Being a Good Steward
I love giving good gifts to my daughters. Jesus recognized this as a basic human reality (cf. Matthew 7:11) and did not condemn it as a practice. However, the Bible repeatedly calls the people of God to faithfully steward what God has provided, not as reckless materialists, but as responsible money managers. The Christmas temptation is to make sure we buy a gift for every person, to get them exactly what they want, and to spare no expense whenever possible to ensure everyone is happy on Christmas morning. The result is months of credit card debt, decreased giving to God’s church, and increased anxiety and burden. Christmas in America is buried in consumerism and has become a search for meaning in all the wrong places. We don’t need more stuff. We need to learn how to see and use the stuff we already have in a way that makes us thankful for God’s provision and care over His children. Buying and giving gifts is certainly not a sin, but going into massive debt to do so is (Romans 13:8). And if you’re still wondering whether or not America has a materialism problem, just spend a few minutes on the internet searching videos and articles about Black Friday. When people die in consumeristic stampedes, there’s little question that loving one’s neighbor isn’t at the top of the priority list.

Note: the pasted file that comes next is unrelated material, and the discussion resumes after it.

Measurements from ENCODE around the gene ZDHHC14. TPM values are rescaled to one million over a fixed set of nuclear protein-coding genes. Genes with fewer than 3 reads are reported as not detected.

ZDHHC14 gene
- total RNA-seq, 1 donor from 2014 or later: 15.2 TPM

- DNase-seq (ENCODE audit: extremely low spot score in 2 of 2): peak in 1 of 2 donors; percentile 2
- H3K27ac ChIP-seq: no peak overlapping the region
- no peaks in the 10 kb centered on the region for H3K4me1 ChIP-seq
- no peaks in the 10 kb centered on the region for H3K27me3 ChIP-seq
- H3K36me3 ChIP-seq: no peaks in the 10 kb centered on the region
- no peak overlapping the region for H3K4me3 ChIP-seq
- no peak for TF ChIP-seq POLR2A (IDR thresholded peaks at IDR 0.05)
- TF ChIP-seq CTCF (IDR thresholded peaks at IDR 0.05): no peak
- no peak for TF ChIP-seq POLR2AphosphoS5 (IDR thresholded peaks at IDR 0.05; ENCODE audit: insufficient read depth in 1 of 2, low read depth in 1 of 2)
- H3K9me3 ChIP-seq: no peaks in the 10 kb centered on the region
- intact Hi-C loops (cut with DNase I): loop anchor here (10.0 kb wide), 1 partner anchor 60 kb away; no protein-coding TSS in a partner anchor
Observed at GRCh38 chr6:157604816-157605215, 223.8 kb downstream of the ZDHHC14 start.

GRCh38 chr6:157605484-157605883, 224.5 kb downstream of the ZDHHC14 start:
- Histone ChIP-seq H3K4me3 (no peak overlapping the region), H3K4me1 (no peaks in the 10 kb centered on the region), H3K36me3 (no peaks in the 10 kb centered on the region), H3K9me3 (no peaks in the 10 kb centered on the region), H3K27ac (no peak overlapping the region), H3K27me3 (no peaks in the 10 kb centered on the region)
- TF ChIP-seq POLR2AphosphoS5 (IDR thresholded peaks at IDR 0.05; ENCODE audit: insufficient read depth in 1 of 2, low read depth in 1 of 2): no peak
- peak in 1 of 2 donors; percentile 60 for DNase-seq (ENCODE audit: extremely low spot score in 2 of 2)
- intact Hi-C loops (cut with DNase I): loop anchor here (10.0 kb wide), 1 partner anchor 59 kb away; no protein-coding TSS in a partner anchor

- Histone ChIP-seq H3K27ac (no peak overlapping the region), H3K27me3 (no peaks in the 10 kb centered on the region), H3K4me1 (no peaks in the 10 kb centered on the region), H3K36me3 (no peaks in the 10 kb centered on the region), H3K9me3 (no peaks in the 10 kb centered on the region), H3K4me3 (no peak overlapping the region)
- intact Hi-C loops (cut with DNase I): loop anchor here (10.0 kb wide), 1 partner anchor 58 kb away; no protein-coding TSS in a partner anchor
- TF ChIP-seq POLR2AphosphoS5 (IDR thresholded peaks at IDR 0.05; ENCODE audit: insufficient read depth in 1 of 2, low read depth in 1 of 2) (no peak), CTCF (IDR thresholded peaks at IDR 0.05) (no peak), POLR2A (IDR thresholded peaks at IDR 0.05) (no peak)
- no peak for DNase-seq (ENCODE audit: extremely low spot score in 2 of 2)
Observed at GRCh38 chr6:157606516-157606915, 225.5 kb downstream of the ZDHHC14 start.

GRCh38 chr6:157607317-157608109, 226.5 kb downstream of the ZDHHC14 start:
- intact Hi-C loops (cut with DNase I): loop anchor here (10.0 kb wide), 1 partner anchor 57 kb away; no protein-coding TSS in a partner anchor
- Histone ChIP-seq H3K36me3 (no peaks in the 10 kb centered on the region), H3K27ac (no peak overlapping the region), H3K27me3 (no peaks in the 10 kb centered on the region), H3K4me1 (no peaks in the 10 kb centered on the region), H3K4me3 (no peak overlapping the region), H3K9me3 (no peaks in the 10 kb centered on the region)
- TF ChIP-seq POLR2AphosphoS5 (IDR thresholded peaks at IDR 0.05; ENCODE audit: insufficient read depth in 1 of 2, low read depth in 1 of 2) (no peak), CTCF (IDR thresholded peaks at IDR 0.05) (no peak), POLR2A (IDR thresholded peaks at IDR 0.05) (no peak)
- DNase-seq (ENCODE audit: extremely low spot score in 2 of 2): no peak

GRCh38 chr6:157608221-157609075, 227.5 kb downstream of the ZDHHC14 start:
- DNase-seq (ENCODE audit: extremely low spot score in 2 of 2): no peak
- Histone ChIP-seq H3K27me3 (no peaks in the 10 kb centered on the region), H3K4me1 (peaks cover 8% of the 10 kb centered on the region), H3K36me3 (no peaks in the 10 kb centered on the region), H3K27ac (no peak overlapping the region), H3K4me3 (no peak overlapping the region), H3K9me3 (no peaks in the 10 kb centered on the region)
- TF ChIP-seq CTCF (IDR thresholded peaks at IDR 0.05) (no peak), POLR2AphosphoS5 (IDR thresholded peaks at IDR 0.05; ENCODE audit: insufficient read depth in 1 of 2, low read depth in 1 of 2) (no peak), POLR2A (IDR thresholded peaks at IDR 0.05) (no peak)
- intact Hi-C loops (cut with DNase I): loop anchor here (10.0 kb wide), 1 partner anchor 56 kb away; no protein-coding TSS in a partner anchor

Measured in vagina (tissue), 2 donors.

Images of Christ
While Christians often debate this issue, I am convinced that the 2nd commandment forbids the making of images of Christ in every respect. I oppose the ikons of Eastern Orthodoxy depicting the members of the Trinity, and just as strongly oppose the myriad of attempts at depicting Jesus in art of various forms (film, paintings, sculptures, crucifixes, etc.). God has said quite categorically, “You shall not make for yourself a carved image, or any likeness of anything that is in heaven above, or that is in the earth beneath, or that is in the water under the earth” (Exodus 20:4). So the nativity scenes of Christmas depicting Jesus as a baby are a violation of the 2nd commandment, and while well intentioned, should not be displayed by Christians. 
What’s so bad about Old Saint Nick? Whether we like it or not, cultural myths play an important role in society telling a story about people and their beliefs. However, while it’s good to know the myths of a culture, embracing those myths and propagating them as true myths is another issue altogether. Santa Claus has become the central figure in a false gospel of works that promises rewards from a deified fat man and his magical reindeer. He knows when you are sleeping and awake? Is Santa omniscient? He delivers presents throughout the entire world in one evening? Is Santa omnipresent? He knows if you’ve been bad or good, so you better be good? Is Santa the great rewarder of good behavior and the punisher of evil?